I know beyond a shadow of a doubt that my destiny was always to be a Mom. Not only to my own children, but also to the kids that weren’t given a fair start. I know that God gave me patience and rationality to handle things that would frighten others to their core. I also know that I was blessed with a partner that is my perfect balance. I have an amazing support system and have been taught very, very well. But in spite of all my many blessings, there are many days when I question my “calling” and the decision to become a Mom.

I’m pretty sure I never questioned my sanity before children, or at least not on a daily basis. I know that I used to shower regularly, and I most certainly didn’t go 6 months between haircuts. I used to eat normal meals at normal times, and not toast at midnight and call it lunch. I can remember buying clothes based on what they looked like and not because they’re comfortable and don’t need to be ironed. I could stay up or sleep in and know that my house wouldn’t be trashed in my absence. I had money in the bank. But these aren’t the things that make me question, it’s the bigger stuff.

I have never cried so much as when I became a Mother.  I now shed tears of happiness, sadness, frustration and or plain old exhaustion.  I worry that the words I speak or the decisions I make will have lifelong ramifications. I worry about being too tough on my kids or if I’m not being tough enough.  I question whether or not I’m doing a good enough job? Do my children know their worth? Do they see how fabulous they really are? Have I given them the confidence to rise above the nonsense that will surround them as they grow?  Do they know how to stand up for themselves and for others when necessary?  Have I been the example that they needed to see? Will they be okay?

Why has it become so hard to just trust that I’ve done the best job that I could possibly do? As my kids have gotten older, I find that I trust myself less. I can now see their future and their life outside of my home and it scares me. I am responsible for shaping them and guiding their journeys. They are no longer my babies, they have become young adults.

I miss them as little people, before they had opinions and found joy in everything. I miss the days when the biggest “problem” was whether or not we’d find the missing Hot Wheel before bedtime.  I miss just “being in the moment” with them and watching them learn and grow.

I guess it’s time for me to stop questioning. I know that I’m a good Mom and that I’ve done the best job possible. My children are going to make a difference in this world. They are going to be strong, upstanding citizens and amazing parents. For now I will wait and I will watch and I will let go of all the things that I’ve given up or have missed out on by following my calling. Becoming a Mom truly is a gift and for that I will always be grateful.


As I look back over the past 16 years of being a Mom, I am amazed at how much I’ve changed and grown. I used to worry about doing everything right, and how my parenting skills or lack thereof looked to the people around me. I used to wonder if I was spending enough time with my kids, and had guilt for putting myself first sometimes. I used to not trust myself.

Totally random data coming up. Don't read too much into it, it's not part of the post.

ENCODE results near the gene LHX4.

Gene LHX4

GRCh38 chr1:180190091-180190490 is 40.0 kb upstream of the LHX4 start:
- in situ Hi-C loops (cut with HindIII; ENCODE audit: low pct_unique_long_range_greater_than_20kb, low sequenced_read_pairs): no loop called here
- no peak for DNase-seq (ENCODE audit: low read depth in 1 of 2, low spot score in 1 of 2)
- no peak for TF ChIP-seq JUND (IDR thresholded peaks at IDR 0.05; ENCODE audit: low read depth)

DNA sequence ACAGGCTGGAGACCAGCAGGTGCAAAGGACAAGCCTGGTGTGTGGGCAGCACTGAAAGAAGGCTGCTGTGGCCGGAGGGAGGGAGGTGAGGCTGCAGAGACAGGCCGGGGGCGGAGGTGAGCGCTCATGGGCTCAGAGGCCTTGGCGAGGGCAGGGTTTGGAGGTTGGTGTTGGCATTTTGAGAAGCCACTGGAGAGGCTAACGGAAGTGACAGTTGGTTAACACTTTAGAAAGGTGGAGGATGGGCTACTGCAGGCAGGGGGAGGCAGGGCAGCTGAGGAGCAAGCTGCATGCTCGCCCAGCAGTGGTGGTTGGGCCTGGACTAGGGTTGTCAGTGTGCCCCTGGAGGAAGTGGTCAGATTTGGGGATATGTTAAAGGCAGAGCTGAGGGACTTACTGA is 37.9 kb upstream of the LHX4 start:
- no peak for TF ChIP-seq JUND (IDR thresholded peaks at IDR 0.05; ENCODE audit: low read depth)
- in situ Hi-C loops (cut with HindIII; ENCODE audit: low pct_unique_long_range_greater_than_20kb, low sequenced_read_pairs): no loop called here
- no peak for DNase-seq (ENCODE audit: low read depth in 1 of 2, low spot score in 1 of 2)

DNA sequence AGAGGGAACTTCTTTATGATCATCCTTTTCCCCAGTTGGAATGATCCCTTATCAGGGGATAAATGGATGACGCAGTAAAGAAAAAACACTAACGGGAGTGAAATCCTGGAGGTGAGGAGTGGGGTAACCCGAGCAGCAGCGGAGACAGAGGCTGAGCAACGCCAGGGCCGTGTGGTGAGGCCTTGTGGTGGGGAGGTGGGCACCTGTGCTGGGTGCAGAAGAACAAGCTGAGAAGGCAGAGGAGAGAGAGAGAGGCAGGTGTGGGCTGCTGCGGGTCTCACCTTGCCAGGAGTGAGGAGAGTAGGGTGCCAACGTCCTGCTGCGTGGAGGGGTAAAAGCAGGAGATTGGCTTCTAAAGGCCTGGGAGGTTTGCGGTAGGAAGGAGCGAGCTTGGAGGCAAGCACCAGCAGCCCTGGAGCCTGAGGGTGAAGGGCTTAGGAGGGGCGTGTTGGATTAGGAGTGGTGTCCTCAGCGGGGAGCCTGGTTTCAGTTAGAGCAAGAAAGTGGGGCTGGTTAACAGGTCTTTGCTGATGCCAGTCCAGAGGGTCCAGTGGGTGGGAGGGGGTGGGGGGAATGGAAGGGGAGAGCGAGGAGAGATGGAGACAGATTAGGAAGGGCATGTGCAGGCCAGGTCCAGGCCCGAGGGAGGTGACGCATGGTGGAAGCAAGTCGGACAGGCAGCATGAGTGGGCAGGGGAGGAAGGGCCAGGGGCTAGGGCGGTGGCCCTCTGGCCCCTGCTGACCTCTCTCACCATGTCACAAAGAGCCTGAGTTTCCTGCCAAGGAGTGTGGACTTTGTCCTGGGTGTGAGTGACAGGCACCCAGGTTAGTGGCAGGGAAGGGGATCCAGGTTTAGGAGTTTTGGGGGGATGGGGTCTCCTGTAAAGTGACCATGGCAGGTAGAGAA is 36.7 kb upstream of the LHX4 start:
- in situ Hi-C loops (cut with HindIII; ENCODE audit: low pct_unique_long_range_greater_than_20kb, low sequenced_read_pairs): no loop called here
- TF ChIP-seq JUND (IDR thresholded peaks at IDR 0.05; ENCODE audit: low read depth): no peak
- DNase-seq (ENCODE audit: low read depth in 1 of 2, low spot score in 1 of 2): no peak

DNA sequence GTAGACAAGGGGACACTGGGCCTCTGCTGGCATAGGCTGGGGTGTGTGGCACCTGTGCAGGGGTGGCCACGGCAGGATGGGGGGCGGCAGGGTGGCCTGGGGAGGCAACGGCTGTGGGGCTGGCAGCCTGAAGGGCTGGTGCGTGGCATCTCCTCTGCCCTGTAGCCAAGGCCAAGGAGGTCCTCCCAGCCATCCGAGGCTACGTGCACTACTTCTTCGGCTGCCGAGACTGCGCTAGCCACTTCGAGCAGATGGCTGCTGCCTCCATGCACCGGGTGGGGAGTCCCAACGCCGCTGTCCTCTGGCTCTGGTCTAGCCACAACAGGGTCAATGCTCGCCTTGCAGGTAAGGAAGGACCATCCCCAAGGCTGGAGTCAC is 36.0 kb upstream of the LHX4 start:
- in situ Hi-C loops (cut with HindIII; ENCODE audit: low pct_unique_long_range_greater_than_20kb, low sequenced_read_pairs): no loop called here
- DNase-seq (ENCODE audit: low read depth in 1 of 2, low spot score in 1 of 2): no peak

Now I see the beauty in being a Mom, and recognize the moments that really matter.  It’s not about the nicest outfits or the cleanest house. It isn’t the pictures in a photo album or the entries in a baby book. It will never be the guilt or the worry of the moments lost.  It’s not about money, stuff or accomplishments.

Instead, it’s playing in a pile of socks while you try and fold the laundry. It’s watching yet another episode of a favourite show when the “daily limit” of TV has already come and gone. It’s having a picnic of nothing but chips and cookies under the dining room table. It’s found in the bubbles of your Jacuzzi bathtub after you added an entire bottle of bubble bath.  It’s the little things that make being a Mom so awesome. Enjoy them. No matter how crazy and messy those moments are, breathe them in. These will be the memories that you will cherish.

I’m surrounded by teenagers now, and these fun little memories have become exactly that, memories.  I never imagined that I’d already be looking back and counting the ways that I wasted time on worry and doing the right thing, instead of just enjoying the gifts I had been given.

So, now as a Mama to older kids, I give you this.

  1. Trust Yourself. You are smarter and wiser than you think.
  2. Love without condition. Love is an action word, never forget that.
  3. Breathe. There is nothing that you cannot handle. Ever.
  4. Play. Laugh. Hide. Seek. Enjoy.
  5. Nap when you’re tired. Sing when you’re happy.  Clean only when you have to.
  6. Challenge your children. Show them when they get confused. Applaud when they get it.
  7. Do fun things often. Dance in the rain. Wear your clothes backwards. Eat with a spatula.
  8. Teach your children the value of time as opposed to dollars spent.
  9. Be an example. Teach joy, respect & kindness while living life that same way.
  10. Say “I love you” and hug your kids. A lot. One day, they’re not going to let you.

Being a Mom truly is the biggest and most important gift that I was ever given.  I am so thankful that I made the choice to experience this and ignored what I thought was right for me. I was most definitely meant to be a Mom. I am forever changed and forever grateful.